With over 4.5 million children and teens now diagnosed with ADHD, 1 in 150 children diagnosed with autism, and 1 in 20 diagnosed with depression (as many as 75 percent of whom will also suffer an anxiety disorder), ANH-USA wants parents to know that there are alternatives to medicating their children, alternatives that address the root cause of illness without risking dependency or severe side effects.
In his book The UltraMind Solution, Dr. Mark Hyman discusses the role of inflammation in disrupting brain function. He posits that many of the psychiatric disorders found in children are caused by biological imbalances resulting from nutritional deficiencies and exposure to environmental pollutants, not by chemical imbalances needing only the right drug cocktail to be corrected. As Dr. Hyman puts it, “Depression is not a Prozac deficiency.”
In a study published in the journal Clinical Neuropsychiatry, Dr. Martha R. Herbert looks specifically at autism. Echoing Dr. Hyman’s hypothesis, she writes: “There appears to be a role for environmental as well as genetic factors.” Herbert cites multiple studies showing that dietary changes can improve autistic symptoms: for example, a diet low in phenylanlanine (an amino acid found in milk and aspartame), a diet low in purine (a compound found in meat) and high doses of vitamin C.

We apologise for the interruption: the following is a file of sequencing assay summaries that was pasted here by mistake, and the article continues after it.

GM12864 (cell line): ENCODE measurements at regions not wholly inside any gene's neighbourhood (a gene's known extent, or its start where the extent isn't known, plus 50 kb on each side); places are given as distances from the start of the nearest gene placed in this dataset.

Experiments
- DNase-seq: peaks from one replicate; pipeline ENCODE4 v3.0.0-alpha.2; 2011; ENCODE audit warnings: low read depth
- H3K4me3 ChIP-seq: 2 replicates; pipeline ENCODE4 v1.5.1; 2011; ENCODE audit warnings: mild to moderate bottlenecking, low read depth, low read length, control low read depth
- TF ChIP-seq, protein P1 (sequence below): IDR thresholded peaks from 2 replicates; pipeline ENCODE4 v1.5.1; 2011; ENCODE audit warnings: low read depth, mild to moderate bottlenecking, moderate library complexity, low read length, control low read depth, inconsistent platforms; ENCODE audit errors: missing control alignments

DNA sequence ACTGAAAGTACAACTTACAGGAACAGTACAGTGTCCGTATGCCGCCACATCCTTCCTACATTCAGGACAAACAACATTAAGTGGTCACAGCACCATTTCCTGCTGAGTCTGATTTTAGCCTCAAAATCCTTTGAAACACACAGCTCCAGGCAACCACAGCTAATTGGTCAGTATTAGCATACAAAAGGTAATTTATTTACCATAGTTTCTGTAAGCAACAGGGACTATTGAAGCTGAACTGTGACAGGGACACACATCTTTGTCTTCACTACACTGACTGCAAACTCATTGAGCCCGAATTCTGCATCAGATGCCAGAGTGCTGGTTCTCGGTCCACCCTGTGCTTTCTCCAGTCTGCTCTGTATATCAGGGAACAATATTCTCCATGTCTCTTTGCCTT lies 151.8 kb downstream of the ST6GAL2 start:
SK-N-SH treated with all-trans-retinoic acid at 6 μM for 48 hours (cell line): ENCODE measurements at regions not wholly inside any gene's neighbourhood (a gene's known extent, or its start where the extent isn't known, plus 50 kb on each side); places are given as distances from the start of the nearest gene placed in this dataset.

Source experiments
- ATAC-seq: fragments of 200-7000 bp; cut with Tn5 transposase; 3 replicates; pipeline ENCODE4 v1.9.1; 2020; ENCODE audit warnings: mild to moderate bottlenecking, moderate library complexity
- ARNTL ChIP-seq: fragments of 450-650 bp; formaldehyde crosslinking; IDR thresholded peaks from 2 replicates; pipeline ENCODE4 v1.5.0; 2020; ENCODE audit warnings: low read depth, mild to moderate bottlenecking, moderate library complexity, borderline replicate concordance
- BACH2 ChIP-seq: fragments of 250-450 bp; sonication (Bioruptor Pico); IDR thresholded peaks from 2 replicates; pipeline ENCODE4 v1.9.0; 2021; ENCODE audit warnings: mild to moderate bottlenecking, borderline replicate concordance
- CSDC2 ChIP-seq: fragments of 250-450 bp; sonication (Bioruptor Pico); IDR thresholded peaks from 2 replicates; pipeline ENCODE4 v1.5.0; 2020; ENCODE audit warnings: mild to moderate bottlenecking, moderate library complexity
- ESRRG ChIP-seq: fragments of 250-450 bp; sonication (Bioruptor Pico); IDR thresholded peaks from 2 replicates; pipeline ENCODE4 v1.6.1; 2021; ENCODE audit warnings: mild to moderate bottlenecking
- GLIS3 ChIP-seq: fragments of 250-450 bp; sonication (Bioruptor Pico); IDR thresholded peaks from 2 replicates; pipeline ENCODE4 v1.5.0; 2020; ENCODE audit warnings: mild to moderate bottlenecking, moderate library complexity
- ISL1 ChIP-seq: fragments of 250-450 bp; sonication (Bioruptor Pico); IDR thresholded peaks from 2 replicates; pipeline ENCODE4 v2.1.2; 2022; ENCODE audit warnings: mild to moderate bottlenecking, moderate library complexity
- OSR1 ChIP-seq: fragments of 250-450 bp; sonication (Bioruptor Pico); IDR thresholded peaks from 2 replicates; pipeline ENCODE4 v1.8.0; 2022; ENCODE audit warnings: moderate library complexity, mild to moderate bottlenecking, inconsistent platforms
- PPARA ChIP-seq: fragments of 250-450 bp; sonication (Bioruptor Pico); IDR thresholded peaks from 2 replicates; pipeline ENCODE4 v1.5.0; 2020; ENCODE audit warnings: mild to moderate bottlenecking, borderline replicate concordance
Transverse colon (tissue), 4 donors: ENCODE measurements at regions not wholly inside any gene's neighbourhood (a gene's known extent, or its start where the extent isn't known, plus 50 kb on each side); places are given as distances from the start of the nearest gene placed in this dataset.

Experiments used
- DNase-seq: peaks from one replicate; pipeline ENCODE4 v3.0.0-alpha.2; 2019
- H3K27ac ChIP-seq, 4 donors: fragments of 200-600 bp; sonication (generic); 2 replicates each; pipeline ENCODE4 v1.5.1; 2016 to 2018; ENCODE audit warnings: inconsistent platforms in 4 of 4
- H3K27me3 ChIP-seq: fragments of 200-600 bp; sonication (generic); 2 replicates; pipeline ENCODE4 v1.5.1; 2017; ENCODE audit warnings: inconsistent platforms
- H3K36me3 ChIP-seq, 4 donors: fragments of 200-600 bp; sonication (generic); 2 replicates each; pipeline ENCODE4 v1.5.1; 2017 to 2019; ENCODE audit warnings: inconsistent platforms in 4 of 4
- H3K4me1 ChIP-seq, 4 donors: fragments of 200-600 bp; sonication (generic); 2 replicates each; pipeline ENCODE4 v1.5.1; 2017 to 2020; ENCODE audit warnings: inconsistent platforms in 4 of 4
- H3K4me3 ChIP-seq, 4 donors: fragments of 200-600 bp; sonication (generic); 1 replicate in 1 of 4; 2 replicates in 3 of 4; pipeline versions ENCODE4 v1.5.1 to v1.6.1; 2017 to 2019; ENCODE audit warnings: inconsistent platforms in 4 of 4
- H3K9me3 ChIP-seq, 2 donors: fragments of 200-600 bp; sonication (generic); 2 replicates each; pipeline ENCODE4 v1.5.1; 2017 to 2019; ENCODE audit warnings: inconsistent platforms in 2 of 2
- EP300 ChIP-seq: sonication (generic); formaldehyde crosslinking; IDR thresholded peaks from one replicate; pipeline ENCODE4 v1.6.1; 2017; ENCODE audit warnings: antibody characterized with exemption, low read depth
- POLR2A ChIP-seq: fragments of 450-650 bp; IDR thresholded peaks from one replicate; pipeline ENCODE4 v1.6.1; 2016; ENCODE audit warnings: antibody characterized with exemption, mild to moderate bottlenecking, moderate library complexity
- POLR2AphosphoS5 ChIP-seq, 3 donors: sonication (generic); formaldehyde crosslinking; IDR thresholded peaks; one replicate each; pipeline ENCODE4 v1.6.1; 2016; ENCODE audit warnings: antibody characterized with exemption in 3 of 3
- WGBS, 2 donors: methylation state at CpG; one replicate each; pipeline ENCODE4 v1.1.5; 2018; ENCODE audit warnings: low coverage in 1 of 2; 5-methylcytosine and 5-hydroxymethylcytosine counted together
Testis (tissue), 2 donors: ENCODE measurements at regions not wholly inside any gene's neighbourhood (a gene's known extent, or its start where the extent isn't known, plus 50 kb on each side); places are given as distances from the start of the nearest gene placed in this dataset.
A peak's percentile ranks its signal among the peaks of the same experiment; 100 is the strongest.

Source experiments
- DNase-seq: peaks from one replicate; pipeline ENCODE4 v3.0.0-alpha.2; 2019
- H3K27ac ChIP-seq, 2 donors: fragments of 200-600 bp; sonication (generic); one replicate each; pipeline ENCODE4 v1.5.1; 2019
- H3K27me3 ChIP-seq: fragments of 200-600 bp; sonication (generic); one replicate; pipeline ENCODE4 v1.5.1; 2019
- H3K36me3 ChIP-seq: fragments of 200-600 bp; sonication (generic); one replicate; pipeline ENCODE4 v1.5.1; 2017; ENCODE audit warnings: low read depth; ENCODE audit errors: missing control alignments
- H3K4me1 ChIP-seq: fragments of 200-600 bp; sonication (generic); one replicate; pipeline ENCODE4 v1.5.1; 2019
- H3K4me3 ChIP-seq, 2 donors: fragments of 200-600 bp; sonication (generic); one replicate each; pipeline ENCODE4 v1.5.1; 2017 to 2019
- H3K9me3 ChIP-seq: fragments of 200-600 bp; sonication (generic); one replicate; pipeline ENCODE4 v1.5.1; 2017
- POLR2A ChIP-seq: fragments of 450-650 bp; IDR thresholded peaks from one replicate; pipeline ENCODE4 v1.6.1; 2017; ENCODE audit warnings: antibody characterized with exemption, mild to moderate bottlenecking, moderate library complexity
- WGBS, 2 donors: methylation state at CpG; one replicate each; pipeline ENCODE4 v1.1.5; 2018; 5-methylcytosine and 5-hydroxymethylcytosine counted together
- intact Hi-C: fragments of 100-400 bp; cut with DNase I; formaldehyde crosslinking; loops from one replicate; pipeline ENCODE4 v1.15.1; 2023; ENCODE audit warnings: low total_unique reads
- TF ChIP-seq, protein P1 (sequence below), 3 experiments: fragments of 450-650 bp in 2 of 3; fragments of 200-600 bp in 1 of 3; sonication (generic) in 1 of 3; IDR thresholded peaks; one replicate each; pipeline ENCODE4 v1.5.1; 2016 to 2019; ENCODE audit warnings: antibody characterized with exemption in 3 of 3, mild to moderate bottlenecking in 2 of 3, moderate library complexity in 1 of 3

In 2004, Congress made sweeping changes to the Individuals with Disabilities Education Act (IDEA), a law ensuring services for children with disabilities, including psychiatric disorders. Its centerpiece is the Individualized Education Program (IEP), which must be developed for each child eligible for services under IDEA. The program is supposed to allow parents, educators and doctors to coordinate their efforts in support of the child. The 2004 amendment mandates that state educational agencies develop policies prohibiting such things as school personnel requiring medication as a condition for attending school or for receiving an evaluation or other services under IDEA, but it fails to mention including nutritional or lifestyle therapies as part of the IEP.
Research by ANH-USA discovered that the biggest challenge for parents is finding information on alternative therapies for children with psychiatric disorders. They don’t like the idea of drugging their children, especially if those children are very young, but they’re not really sure what else to do. The main focus of our Children’s Mental Health campaign, therefore, is to provide parents with information and resources. Because children spend so much time in school, it’s crucial that school officials be involved with and supportive of any alternative treatments parents decide to use to help their children. Therefore, ANH-USA will pursue legislation designed to ensure that educators are taught about natural treatments, such as diet modification, and are prepared to back up parents pursuing a variety of treatment options.